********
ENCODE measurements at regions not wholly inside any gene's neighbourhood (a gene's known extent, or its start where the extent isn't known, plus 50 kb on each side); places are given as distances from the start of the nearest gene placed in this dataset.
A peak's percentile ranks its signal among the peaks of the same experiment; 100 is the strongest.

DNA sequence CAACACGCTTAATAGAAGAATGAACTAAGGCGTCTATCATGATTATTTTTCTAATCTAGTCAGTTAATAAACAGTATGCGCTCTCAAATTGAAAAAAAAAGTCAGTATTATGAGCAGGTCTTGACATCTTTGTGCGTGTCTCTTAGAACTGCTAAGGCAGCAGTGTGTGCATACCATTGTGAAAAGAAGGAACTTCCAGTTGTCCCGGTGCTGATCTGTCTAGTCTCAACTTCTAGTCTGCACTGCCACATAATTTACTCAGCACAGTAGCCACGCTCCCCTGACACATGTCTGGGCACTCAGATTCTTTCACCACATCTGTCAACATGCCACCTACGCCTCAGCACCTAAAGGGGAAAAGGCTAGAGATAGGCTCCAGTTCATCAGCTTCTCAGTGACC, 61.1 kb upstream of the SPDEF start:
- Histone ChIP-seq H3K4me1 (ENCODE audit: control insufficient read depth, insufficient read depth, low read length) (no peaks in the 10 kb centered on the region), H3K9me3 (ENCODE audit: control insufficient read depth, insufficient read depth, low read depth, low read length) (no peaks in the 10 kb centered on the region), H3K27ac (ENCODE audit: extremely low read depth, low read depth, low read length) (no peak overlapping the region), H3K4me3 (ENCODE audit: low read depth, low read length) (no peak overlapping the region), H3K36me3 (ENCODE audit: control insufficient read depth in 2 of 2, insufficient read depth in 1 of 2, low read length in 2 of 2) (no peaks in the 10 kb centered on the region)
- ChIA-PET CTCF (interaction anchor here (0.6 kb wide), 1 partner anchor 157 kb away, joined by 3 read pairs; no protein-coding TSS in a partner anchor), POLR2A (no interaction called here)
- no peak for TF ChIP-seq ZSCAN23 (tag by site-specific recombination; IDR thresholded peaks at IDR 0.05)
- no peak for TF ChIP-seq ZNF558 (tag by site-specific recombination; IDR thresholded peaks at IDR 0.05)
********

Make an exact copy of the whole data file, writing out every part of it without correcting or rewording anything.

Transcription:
ENCODE measurements at regions not wholly inside any gene's neighbourhood (a gene's known extent, or its start where the extent isn't known, plus 50 kb on each side); places are given as distances from the start of the nearest gene placed in this dataset.
A peak's percentile ranks its signal among the peaks of the same experiment; 100 is the strongest.

DNA sequence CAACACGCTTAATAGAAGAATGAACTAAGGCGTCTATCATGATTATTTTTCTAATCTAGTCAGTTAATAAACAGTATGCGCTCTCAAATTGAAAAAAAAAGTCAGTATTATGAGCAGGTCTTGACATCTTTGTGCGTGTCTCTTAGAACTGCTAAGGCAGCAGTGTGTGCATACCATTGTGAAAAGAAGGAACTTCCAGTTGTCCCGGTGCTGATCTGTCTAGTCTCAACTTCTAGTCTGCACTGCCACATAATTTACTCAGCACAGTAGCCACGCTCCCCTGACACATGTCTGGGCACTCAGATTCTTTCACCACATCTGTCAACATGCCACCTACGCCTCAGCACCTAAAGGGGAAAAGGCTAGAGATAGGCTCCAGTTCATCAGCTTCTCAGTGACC, 61.1 kb upstream of the SPDEF start:
- Histone ChIP-seq H3K4me1 (ENCODE audit: control insufficient read depth, insufficient read depth, low read length) (no peaks in the 10 kb centered on the region), H3K9me3 (ENCODE audit: control insufficient read depth, insufficient read depth, low read depth, low read length) (no peaks in the 10 kb centered on the region), H3K27ac (ENCODE audit: extremely low read depth, low read depth, low read length) (no peak overlapping the region), H3K4me3 (ENCODE audit: low read depth, low read length) (no peak overlapping the region), H3K36me3 (ENCODE audit: control insufficient read depth in 2 of 2, insufficient read depth in 1 of 2, low read length in 2 of 2) (no peaks in the 10 kb centered on the region)
- ChIA-PET CTCF (interaction anchor here (0.6 kb wide), 1 partner anchor 157 kb away, joined by 3 read pairs; no protein-coding TSS in a partner anchor), POLR2A (no interaction called here)
- no peak for TF ChIP-seq ZSCAN23 (tag by site-specific recombination; IDR thresholded peaks at IDR 0.05)
- no peak for TF ChIP-seq ZNF558 (tag by site-specific recombination; IDR thresholded peaks at IDR 0.05)